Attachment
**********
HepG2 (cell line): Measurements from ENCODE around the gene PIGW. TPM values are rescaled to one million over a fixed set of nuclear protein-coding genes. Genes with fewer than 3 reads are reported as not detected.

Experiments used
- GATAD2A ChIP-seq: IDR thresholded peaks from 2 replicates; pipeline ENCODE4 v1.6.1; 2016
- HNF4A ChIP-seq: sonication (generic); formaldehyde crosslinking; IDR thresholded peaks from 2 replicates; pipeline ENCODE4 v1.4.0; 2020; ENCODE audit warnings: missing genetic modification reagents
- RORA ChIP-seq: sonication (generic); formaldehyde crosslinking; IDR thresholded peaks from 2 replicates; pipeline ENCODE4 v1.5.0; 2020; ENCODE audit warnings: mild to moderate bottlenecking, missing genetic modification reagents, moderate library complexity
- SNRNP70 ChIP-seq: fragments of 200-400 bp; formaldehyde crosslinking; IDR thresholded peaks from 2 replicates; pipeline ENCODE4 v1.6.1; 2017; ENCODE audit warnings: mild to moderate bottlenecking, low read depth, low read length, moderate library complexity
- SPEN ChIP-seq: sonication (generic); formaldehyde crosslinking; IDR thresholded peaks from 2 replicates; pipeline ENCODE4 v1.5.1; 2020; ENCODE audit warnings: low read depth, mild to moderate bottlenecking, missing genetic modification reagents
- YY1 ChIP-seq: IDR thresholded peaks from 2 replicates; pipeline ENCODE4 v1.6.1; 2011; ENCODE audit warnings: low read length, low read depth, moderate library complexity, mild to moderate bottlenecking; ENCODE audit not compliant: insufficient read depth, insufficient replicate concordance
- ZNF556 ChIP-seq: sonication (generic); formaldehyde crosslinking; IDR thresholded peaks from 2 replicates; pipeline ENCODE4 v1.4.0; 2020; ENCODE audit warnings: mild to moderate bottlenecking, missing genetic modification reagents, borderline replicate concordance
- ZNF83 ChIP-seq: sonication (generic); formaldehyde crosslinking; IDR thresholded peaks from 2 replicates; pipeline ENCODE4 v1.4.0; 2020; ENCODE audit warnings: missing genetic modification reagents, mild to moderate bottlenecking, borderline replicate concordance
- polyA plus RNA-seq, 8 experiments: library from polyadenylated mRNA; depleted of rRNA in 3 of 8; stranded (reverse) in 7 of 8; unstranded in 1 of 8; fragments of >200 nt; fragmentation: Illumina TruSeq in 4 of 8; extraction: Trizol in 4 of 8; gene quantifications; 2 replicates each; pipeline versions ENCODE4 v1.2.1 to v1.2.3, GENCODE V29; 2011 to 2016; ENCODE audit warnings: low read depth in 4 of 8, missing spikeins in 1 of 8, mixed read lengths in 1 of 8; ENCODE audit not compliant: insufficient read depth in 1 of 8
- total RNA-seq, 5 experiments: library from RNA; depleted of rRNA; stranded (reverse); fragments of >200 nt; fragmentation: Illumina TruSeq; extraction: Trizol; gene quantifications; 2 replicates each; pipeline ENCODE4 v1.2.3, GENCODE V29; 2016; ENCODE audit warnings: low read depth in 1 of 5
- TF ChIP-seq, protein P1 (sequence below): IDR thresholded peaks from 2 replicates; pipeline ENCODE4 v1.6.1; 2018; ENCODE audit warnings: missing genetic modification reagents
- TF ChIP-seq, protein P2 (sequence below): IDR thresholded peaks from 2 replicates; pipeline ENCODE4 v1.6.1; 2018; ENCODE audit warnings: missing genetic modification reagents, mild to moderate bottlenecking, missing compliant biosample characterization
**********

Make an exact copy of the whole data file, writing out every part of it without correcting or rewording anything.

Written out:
HepG2 (cell line): Measurements from ENCODE around the gene PIGW. TPM values are rescaled to one million over a fixed set of nuclear protein-coding genes. Genes with fewer than 3 reads are reported as not detected.

Experiments used
- GATAD2A ChIP-seq: IDR thresholded peaks from 2 replicates; pipeline ENCODE4 v1.6.1; 2016
- HNF4A ChIP-seq: sonication (generic); formaldehyde crosslinking; IDR thresholded peaks from 2 replicates; pipeline ENCODE4 v1.4.0; 2020; ENCODE audit warnings: missing genetic modification reagents
- RORA ChIP-seq: sonication (generic); formaldehyde crosslinking; IDR thresholded peaks from 2 replicates; pipeline ENCODE4 v1.5.0; 2020; ENCODE audit warnings: mild to moderate bottlenecking, missing genetic modification reagents, moderate library complexity
- SNRNP70 ChIP-seq: fragments of 200-400 bp; formaldehyde crosslinking; IDR thresholded peaks from 2 replicates; pipeline ENCODE4 v1.6.1; 2017; ENCODE audit warnings: mild to moderate bottlenecking, low read depth, low read length, moderate library complexity
- SPEN ChIP-seq: sonication (generic); formaldehyde crosslinking; IDR thresholded peaks from 2 replicates; pipeline ENCODE4 v1.5.1; 2020; ENCODE audit warnings: low read depth, mild to moderate bottlenecking, missing genetic modification reagents
- YY1 ChIP-seq: IDR thresholded peaks from 2 replicates; pipeline ENCODE4 v1.6.1; 2011; ENCODE audit warnings: low read length, low read depth, moderate library complexity, mild to moderate bottlenecking; ENCODE audit not compliant: insufficient read depth, insufficient replicate concordance
- ZNF556 ChIP-seq: sonication (generic); formaldehyde crosslinking; IDR thresholded peaks from 2 replicates; pipeline ENCODE4 v1.4.0; 2020; ENCODE audit warnings: mild to moderate bottlenecking, missing genetic modification reagents, borderline replicate concordance
- ZNF83 ChIP-seq: sonication (generic); formaldehyde crosslinking; IDR thresholded peaks from 2 replicates; pipeline ENCODE4 v1.4.0; 2020; ENCODE audit warnings: missing genetic modification reagents, mild to moderate bottlenecking, borderline replicate concordance
- polyA plus RNA-seq, 8 experiments: library from polyadenylated mRNA; depleted of rRNA in 3 of 8; stranded (reverse) in 7 of 8; unstranded in 1 of 8; fragments of >200 nt; fragmentation: Illumina TruSeq in 4 of 8; extraction: Trizol in 4 of 8; gene quantifications; 2 replicates each; pipeline versions ENCODE4 v1.2.1 to v1.2.3, GENCODE V29; 2011 to 2016; ENCODE audit warnings: low read depth in 4 of 8, missing spikeins in 1 of 8, mixed read lengths in 1 of 8; ENCODE audit not compliant: insufficient read depth in 1 of 8
- total RNA-seq, 5 experiments: library from RNA; depleted of rRNA; stranded (reverse); fragments of >200 nt; fragmentation: Illumina TruSeq; extraction: Trizol; gene quantifications; 2 replicates each; pipeline ENCODE4 v1.2.3, GENCODE V29; 2016; ENCODE audit warnings: low read depth in 1 of 5
- TF ChIP-seq, protein P1 (sequence below): IDR thresholded peaks from 2 replicates; pipeline ENCODE4 v1.6.1; 2018; ENCODE audit warnings: missing genetic modification reagents
- TF ChIP-seq, protein P2 (sequence below): IDR thresholded peaks from 2 replicates; pipeline ENCODE4 v1.6.1; 2018; ENCODE audit warnings: missing genetic modification reagents, mild to moderate bottlenecking, missing compliant biosample characterization